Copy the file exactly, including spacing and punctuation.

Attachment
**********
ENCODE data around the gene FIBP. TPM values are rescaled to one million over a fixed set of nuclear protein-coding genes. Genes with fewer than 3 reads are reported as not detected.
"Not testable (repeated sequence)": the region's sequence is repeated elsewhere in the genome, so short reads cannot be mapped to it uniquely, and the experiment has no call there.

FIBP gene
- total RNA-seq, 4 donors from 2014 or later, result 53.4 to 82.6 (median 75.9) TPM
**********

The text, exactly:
ENCODE data around the gene FIBP. TPM values are rescaled to one million over a fixed set of nuclear protein-coding genes. Genes with fewer than 3 reads are reported as not detected.
"Not testable (repeated sequence)": the region's sequence is repeated elsewhere in the genome, so short reads cannot be mapped to it uniquely, and the experiment has no call there.

FIBP gene
- total RNA-seq, 4 donors from 2014 or later, result 53.4 to 82.6 (median 75.9) TPM